The true tales, however, were surely quixotic and Rabelaisian enough. When the Seventh Army Corps poured into Jacksonville and its environs, encamping in areas like Springfield, Fairfield in East Jacksonville, and northward to Panama Park, the entire amassing of some 30,000 troops became known as Camp Cuba Libre. Ostensibly in Jacksonville to fight for Cuba’s independence from Spain after the American vessel, the U.S.S. Maine, exploded and sank in Havana Harbor, the soldiers far outnumbered the population of the city and, as soldiers have done always, drank and fought and whored across the landscape.

But these gun embankments, the most visible and prominent remainder / reminder of the Spanish American War in Jacksonville, remained, from their beginnings, at peace. The guns fired not even in practice.

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original blueprint, courtesy Library of Congress

The mines were removed from the river. The guns were dismantled and sent to Pensacola. A man named B.J. Starling resided at the battery as watchman for $60 a month. Like smoke rising through the oaks, the original purpose of the battery dissipated into the new century.

The view over the river beneath a full moon provided the poetry many a boy could not offer the girl he brought beneath these august oaks. Boy scouts camped in the stillborn fort and hiked the bluffs along and down to the river.

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Kids smoked pot here in the early 1970s and the early 1990s. Before new neighbors encroached too closely with riverfront mansions, kids arrived as early as they could on particular Saturday nights because the crowd at the battery would be standing-room-only.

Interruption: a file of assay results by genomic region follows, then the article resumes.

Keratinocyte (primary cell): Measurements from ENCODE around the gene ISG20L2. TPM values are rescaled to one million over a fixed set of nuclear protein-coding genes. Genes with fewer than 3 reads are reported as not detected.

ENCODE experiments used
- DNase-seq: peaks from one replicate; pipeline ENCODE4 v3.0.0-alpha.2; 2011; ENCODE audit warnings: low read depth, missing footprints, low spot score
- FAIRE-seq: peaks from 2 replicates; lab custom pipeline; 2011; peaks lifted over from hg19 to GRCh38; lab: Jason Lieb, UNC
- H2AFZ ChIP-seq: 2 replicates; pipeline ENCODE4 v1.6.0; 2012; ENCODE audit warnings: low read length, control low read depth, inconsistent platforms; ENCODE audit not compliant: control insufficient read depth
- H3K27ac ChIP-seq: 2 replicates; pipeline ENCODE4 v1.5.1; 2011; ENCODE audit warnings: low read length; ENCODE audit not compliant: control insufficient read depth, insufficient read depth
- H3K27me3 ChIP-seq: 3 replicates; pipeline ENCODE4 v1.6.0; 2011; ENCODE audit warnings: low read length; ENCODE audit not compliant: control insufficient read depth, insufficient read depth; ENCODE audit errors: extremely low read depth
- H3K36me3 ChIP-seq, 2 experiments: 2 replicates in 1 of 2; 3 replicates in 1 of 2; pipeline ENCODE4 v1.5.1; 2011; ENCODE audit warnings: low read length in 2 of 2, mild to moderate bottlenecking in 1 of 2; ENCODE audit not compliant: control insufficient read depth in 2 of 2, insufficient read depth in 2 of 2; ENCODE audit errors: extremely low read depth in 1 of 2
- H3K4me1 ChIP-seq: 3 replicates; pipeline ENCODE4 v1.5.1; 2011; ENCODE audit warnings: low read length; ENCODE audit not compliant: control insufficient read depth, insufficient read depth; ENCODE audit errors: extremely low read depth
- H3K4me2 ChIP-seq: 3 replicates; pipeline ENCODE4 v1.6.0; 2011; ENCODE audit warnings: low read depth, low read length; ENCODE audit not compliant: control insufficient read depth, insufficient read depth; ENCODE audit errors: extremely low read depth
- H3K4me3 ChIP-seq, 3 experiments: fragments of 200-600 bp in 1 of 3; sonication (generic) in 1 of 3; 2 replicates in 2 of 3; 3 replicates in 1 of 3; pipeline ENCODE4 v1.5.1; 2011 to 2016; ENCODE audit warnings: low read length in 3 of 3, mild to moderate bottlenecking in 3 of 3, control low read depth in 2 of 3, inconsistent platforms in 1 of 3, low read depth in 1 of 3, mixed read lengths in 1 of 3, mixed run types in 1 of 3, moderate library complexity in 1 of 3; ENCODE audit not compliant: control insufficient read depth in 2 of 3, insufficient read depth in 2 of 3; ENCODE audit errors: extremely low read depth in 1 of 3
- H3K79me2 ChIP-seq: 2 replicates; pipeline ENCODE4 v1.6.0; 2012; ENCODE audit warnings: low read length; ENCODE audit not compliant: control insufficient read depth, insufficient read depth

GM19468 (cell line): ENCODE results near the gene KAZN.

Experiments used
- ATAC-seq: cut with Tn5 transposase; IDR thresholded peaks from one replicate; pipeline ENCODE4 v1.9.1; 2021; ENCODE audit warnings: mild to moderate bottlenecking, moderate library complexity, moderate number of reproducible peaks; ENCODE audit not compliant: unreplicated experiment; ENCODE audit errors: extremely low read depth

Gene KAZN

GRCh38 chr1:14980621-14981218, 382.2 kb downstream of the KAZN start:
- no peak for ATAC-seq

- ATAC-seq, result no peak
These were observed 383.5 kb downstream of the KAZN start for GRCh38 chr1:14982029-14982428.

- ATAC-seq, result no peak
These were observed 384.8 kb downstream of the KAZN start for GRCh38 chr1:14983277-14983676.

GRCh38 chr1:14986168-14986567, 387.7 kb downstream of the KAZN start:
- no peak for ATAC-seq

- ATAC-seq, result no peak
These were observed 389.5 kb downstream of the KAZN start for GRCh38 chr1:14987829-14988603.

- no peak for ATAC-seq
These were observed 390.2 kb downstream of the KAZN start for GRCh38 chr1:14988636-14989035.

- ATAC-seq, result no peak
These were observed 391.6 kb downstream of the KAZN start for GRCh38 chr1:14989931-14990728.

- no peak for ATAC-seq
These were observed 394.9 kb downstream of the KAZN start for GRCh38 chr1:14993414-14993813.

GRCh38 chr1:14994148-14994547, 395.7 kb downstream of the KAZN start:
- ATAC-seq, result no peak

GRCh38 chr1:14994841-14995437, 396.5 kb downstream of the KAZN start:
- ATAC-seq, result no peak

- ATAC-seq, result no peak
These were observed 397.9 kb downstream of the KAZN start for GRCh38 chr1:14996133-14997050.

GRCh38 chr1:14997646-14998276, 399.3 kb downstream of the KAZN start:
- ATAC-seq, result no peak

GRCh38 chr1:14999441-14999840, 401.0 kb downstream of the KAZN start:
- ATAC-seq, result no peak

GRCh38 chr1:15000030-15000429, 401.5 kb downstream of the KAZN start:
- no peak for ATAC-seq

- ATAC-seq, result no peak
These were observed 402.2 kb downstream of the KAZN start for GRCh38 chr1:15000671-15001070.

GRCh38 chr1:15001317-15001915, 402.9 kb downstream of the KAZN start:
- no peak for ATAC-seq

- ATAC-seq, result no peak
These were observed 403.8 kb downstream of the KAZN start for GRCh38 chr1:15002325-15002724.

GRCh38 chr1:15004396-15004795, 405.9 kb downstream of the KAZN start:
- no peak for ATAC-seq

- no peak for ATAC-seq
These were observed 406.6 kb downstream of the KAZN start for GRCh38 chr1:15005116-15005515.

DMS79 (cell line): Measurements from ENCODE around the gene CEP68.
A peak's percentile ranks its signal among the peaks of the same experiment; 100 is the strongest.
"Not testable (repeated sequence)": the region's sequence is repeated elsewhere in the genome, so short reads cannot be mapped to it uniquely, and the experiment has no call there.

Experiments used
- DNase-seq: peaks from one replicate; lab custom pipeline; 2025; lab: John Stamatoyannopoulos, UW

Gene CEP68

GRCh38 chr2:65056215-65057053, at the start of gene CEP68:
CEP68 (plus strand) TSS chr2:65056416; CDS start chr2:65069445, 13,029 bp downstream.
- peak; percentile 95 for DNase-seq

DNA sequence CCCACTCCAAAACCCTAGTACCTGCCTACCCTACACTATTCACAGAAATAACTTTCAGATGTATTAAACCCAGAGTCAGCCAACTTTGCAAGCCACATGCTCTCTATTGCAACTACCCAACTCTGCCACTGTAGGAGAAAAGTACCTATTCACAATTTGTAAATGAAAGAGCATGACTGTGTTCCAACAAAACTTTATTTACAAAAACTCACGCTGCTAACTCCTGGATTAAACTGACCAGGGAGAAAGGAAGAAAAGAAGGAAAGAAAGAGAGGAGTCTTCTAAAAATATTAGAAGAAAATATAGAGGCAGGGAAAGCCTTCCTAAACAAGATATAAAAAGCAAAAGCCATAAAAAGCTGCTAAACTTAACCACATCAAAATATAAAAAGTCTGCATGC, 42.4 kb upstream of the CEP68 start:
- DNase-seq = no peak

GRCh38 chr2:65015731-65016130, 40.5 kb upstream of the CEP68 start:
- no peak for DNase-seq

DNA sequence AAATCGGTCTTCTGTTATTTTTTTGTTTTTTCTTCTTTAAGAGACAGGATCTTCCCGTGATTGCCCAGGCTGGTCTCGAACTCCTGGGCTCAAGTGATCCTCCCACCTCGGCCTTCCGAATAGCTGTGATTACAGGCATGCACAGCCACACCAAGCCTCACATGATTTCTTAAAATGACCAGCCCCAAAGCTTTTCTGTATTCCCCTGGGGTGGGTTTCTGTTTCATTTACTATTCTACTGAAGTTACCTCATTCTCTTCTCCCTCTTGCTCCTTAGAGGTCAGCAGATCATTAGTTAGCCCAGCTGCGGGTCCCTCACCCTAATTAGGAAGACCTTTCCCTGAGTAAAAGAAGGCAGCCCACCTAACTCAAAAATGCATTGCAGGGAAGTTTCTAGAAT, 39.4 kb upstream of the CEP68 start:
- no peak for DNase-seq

They told stories of the narrow holes that opened skyward from the tunnels and spoke of deeper tunnels that trapped smaller children and drained them down to the river. Boys and girls lost their virginity on these foundations and within these walls in the 1920s, the 1940s, the 1960s, and the 1980s. Perhaps the spirits they believed haunted these grounds and witnessed walking up from munitions tunnels were the ghosts of their virginities.

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The fort moved ownerships for a century until a real estate developer named David Radcliffe purchased the site at a tax-deed auction in 2013 after Duval County seized the property for back taxes.

When Genevieve DeLoach of Atlantic Beach celebrated her 100th birthday, she told her friends the best present they could give her was a donation to the North Florida Land Trust to save the battery. City Hall followed. So did numerous donors smaller and larger. After restoring the fort, the land trust will hand it over to the National Park Service for inclusion in the Fort Caroline National Memorial.

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I witness, so gratefully, as one small man on one living green and blue planet in all outer space, blue-green cedars that grow up from concrete slabs, nativized French Mulberries, palmettos, and camphors that rise from and over human stone.

On this tall hill over the waters, war self-aborted. Soldiers abandoned their artillery. In the subsequent century, boys and girls, and surely I’ve been them, caught themselves up in the glorious cone of descending moonlight. Alcoholics took their first drink. Fundamentalists first found Jesus. At least one Cracker princess laid a man down and proclaimed, “Remember the Maine! To Hell with Spain!”